The HRS specifically focuses on:

  1. Economic Circumstances: Sources and amounts of income, the composition and amount of assets and entitlements to current and future benefits such as those provide through Social Security, Medicare, employer pension…
  2. Occupations and Employment: Occupation and employment information collected by the HRS covers job characteristics, job mobility, attitude toward retirement…
  3. Health and Health Care: The HRS collects information about chronic illness, functional ability, depression, and examines health related behaviors such as smoking, alcohol use and exercise.
  4. Cognition: The HRS is unique among large surveys in its use of direct measures of cognition, drawn from established clinical instruments.
  5. Living and Housing Arrangements: The survey explores the relationships between people’s living arrangements and the availability or use of long term care services such as nursing home residence, services offered to residents living in the other housing arrangements, and special housing features for people who are physically impaired.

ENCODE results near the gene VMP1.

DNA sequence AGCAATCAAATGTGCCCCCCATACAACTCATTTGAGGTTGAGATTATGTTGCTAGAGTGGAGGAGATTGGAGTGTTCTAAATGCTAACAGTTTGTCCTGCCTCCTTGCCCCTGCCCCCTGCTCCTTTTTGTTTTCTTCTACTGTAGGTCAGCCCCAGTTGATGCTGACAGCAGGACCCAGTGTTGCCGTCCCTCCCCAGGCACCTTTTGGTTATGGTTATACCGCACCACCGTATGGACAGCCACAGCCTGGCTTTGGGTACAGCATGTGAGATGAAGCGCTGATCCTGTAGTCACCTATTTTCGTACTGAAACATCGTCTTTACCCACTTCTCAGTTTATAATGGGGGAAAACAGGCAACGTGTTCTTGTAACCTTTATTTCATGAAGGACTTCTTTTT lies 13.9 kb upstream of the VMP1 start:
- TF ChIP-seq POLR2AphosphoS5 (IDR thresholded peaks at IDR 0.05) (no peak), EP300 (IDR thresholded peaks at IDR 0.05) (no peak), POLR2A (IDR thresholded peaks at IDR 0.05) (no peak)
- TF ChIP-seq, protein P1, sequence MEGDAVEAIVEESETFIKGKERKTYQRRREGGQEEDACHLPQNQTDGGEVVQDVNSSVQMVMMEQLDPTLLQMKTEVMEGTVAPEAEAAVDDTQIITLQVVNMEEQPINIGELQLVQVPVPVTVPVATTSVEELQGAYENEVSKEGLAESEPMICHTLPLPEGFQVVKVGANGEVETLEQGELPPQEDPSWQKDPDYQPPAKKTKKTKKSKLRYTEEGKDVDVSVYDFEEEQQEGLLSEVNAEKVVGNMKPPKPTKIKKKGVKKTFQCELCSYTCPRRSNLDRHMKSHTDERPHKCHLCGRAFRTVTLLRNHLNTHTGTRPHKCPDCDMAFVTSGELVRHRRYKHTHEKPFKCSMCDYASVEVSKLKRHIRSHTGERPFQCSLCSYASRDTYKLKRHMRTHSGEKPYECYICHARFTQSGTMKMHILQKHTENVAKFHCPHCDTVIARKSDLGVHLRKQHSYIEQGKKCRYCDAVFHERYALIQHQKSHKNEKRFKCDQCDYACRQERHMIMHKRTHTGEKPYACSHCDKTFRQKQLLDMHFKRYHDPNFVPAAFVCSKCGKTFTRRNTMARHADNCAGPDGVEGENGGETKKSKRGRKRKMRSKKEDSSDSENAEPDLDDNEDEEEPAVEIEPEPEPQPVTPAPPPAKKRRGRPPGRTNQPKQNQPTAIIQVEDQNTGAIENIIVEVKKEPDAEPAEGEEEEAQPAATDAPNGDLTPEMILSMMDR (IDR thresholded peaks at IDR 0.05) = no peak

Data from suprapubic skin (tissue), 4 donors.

6. Demographics and Family Relationships: The HRS gathers standard demographic facts such as age, racial/ethnic background, education, material status and history and family composition.


The HRS: A Model For Other Countries

Many nations, particularly in Europe, are further along than the United States in population aging, and they have found the multidisciplinary, longitudinal nature of the HRS appealing as a way to obtain a holistic picture of health and retirement trends in their graying population.